Our sample is painted for the Chicago, Burlington & Quincy. The separation between the colors is crisp, with only a few tiny voids where white printing crosses indented panel lines or door latches. The “Burlington Route” heralds on the cab are sharp and legible, as are the “GP7” and “F” labels on the front
of the side sills.

Accumate magnetic knuckle couplers are attached to the pilots, at the correct height. They don’t need to be removed to take off the shell. The shell is friction-fit onto the split die-cast metal frame; the shell can be removed by holding onto it and gently tapping the pilot against the side of your hand. The frame will eventually drop right out.

Inside the shell, twin phosphor-bronze wipers pick up current from contacts on top of the trucks and conduct it to the two halves of the frame. The DCC decoder (or the lighting board, in direct-current models) is held in by clips on top of the frame; contacts on the bottom of the decoder provide current to the five-pole, skew-wound motor nestled in the center of the frame. Dual flywheels surround the driveshafts that transmit motive power to the trucks.
Digital Command Control. The model is equipped with an NCE N12A2 board-replacement decoder. This is a motor-and-lighting decoder, so there are no sound effects. I didn’t see any room under the hood to add a speaker.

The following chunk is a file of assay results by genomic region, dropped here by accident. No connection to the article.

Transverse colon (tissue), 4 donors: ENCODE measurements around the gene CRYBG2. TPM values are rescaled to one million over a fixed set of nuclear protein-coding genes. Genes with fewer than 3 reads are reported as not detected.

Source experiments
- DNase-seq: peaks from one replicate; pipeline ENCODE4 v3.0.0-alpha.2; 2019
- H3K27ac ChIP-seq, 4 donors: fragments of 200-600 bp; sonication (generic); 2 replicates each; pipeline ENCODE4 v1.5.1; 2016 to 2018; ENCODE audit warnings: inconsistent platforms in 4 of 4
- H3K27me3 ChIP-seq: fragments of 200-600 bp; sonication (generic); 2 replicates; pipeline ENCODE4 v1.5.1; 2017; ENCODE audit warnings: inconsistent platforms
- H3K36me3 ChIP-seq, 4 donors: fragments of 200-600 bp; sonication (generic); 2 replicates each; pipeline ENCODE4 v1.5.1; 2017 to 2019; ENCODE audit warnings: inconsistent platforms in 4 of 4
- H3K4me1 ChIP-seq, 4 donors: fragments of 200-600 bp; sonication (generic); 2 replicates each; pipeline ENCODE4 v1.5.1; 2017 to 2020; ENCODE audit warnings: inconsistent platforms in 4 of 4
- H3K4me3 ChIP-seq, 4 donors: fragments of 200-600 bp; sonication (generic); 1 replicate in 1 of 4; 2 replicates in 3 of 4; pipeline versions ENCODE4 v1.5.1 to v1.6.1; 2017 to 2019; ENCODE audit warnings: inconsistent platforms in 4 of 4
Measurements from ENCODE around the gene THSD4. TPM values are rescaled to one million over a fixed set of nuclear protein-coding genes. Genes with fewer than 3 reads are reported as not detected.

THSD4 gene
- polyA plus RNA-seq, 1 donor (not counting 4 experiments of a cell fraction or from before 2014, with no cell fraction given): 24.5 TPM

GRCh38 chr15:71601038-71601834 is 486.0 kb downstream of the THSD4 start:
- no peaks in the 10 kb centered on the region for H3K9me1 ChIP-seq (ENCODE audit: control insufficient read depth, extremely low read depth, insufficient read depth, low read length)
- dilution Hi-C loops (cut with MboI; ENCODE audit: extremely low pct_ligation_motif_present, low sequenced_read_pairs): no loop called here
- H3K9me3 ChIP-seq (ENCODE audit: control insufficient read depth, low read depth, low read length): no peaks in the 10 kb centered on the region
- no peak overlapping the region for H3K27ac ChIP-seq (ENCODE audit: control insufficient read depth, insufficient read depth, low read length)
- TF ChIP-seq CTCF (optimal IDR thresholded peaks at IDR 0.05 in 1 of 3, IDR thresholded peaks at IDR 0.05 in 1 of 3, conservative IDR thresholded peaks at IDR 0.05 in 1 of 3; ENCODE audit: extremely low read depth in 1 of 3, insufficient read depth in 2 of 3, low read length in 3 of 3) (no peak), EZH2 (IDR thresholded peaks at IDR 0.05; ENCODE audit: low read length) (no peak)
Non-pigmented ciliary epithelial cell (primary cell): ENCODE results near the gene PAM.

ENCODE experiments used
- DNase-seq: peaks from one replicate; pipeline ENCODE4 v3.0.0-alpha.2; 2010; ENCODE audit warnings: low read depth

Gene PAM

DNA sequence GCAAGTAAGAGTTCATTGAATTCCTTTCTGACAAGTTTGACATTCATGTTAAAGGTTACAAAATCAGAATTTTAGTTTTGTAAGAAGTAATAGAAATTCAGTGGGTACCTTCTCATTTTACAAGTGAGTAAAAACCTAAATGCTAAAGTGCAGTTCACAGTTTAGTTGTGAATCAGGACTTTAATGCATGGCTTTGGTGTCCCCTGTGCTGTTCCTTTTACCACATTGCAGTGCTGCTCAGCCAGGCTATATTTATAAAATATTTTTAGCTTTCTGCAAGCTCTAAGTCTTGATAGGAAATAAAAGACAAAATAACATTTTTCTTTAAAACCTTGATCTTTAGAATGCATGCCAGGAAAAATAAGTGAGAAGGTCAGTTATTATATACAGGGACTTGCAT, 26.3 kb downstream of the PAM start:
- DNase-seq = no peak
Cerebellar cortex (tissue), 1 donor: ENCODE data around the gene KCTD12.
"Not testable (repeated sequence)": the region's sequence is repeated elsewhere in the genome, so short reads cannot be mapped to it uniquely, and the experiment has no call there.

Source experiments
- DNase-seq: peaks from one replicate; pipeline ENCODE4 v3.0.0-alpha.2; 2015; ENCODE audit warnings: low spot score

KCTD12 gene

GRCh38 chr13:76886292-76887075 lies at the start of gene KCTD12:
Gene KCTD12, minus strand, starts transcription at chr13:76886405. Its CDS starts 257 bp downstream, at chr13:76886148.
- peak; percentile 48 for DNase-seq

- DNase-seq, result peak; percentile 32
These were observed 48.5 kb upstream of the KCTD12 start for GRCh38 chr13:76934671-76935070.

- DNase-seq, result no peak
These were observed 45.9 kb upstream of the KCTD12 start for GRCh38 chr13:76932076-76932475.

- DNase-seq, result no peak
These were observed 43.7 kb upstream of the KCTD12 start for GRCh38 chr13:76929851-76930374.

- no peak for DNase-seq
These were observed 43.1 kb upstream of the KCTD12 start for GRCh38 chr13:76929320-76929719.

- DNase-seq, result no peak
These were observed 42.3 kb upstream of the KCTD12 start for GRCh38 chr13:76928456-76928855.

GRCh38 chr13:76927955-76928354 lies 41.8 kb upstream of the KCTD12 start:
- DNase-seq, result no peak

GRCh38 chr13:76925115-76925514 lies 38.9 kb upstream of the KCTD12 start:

When I tested the locomotive under DCC, it didn’t respond at first to the lower speed steps. The engine didn’t move until I turned the throttle up to speed step 8 (out of 28). I could then dial it back to speed step 6, at which it rolled 6.4 scale mph. The model stalled at speed step 5. To fix this, I programmed the decoder’s configuration variables (CV) 2, or Vstart; CV116, the torque compensation kick rate; and CV117, the torque compensation kick strength.

Vstart stands for starting voltage, the voltage the decoder sends to the motor in speed step 1. To start I set it to a value of 48, which is fairly high. This worked, but I was unhappy with how fast this setting made the engine move in speed step 1. So I lowered the value to 42, and compensated with CV116 and CV117.